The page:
In the film “Margin call”, actor Jeremy Irons calling an emergency meeting of his top staff and the young whizz kids that discovered that something was very wrong in the evaluation of their bank’s assets, asks to be spoken to as if he was a child, or better yet, as a Golden Retriever.
I loved that part. And it is a lesson for all those salespeople who want to make it big out there talking to the big chiefs.
Big chiefs want it to hear it simple. Not that they cannot manage the complexities of their trade, but they want it simple because it forces the ones giving them the info to think through what they want to say and see the idea more clearly than when swamped into technical jargon and overformulated rethoric.
For me, the clearer the language, the clearer the idea and the clearer the sales speech. There will be ample time to go through the details later. When you want to make it an impact, the point is to make what you can offer your customer crystal clear and self explanatory.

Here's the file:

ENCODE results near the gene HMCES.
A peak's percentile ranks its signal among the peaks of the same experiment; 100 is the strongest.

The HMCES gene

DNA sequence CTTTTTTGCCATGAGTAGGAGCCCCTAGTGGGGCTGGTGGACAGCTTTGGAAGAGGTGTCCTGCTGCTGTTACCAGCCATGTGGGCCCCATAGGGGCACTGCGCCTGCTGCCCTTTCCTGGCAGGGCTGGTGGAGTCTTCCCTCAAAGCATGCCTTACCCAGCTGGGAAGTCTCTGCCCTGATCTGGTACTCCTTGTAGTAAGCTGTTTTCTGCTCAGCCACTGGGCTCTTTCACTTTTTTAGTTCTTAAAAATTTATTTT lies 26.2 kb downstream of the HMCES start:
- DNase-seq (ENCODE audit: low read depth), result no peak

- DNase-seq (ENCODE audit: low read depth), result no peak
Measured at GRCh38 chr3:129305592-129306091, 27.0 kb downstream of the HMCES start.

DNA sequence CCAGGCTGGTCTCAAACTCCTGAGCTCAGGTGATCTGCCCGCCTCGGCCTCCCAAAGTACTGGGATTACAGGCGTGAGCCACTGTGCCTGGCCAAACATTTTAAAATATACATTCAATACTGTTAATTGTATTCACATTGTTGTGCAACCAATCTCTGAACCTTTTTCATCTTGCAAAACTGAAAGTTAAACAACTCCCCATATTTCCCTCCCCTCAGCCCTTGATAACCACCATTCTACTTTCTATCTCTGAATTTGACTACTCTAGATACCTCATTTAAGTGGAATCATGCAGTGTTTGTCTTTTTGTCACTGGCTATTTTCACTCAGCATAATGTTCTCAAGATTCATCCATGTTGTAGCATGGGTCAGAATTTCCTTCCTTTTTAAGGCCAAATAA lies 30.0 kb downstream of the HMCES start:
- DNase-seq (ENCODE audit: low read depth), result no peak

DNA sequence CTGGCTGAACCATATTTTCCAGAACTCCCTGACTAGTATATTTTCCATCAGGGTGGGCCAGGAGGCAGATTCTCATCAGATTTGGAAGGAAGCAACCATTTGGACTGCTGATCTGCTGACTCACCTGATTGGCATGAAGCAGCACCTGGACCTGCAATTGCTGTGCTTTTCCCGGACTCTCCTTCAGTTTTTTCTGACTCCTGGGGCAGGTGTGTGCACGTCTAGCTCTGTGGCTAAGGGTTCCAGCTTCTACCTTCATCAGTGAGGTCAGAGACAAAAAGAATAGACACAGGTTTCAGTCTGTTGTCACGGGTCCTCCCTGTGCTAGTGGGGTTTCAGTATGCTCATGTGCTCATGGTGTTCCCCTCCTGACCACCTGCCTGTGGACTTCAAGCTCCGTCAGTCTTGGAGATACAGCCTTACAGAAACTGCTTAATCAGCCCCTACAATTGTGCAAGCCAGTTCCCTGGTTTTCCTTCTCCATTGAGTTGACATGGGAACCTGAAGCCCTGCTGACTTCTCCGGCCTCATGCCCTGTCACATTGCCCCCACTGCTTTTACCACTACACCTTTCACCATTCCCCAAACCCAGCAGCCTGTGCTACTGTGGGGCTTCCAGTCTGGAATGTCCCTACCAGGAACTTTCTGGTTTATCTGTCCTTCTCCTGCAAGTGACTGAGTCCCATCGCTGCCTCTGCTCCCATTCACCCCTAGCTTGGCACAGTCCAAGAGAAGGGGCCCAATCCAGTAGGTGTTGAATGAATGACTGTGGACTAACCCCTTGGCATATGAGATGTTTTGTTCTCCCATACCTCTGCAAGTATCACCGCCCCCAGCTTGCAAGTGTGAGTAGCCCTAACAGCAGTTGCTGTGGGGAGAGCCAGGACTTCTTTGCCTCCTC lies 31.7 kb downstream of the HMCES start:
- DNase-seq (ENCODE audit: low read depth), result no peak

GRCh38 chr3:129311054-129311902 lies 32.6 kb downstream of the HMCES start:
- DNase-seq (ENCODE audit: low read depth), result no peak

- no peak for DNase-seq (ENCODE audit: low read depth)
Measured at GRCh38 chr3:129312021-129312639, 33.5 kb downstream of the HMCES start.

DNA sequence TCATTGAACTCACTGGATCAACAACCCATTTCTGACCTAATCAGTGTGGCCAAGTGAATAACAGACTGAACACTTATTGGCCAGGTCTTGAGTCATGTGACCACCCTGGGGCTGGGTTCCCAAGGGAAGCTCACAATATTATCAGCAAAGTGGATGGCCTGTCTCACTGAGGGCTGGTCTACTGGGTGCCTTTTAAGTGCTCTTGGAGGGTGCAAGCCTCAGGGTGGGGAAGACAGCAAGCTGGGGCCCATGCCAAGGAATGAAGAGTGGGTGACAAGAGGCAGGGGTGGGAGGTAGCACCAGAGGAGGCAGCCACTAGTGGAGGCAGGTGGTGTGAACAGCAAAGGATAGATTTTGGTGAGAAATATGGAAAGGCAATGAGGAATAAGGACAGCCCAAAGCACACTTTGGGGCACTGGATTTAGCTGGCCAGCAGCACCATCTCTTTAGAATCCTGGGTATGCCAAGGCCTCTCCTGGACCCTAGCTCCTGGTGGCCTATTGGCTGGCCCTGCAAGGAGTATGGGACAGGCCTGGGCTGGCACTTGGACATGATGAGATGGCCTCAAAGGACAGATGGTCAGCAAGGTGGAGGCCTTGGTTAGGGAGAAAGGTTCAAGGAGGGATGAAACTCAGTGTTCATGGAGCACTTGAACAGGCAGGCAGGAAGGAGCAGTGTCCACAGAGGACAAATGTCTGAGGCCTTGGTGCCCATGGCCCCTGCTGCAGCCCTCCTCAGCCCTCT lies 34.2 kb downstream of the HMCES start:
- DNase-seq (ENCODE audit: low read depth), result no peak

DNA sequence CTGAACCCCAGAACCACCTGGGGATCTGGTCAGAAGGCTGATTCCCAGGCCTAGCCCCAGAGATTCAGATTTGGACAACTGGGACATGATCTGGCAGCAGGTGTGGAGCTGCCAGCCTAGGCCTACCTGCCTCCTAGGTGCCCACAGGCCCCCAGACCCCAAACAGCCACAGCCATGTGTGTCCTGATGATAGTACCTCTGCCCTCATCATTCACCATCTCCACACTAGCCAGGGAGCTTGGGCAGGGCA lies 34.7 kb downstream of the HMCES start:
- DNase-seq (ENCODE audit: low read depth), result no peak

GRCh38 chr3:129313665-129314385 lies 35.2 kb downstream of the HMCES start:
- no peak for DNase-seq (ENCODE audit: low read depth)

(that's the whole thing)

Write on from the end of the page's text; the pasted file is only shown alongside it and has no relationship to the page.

In our trade, there’s nothing complicated really: we sell air nozzles that are coupled to open pipes blowing compressed air. The nozzles just orient the flow where you need it with the adequate force. Instead of wasting air by blowing all around, you blow air where you need it. Less air means less energy costs and less noise.
How much exactly are those savings? What noise abattment are we talking about? At what strength and in what pattern will the air coming out of the nozzles impact the required area? And what are the advantages of using our own metal or hi-tech plastics products instead of the gloomy cheap plastic ones available in every industry supply catalogue out there? Well we can expand our sales speech for that.
So in conclusion, as Jeremy Irons said to his junior team, I would say that salespeople should approach their customers for the first time as if they were Golden Retrievers. No offense: Golden Retrievers are quite bright.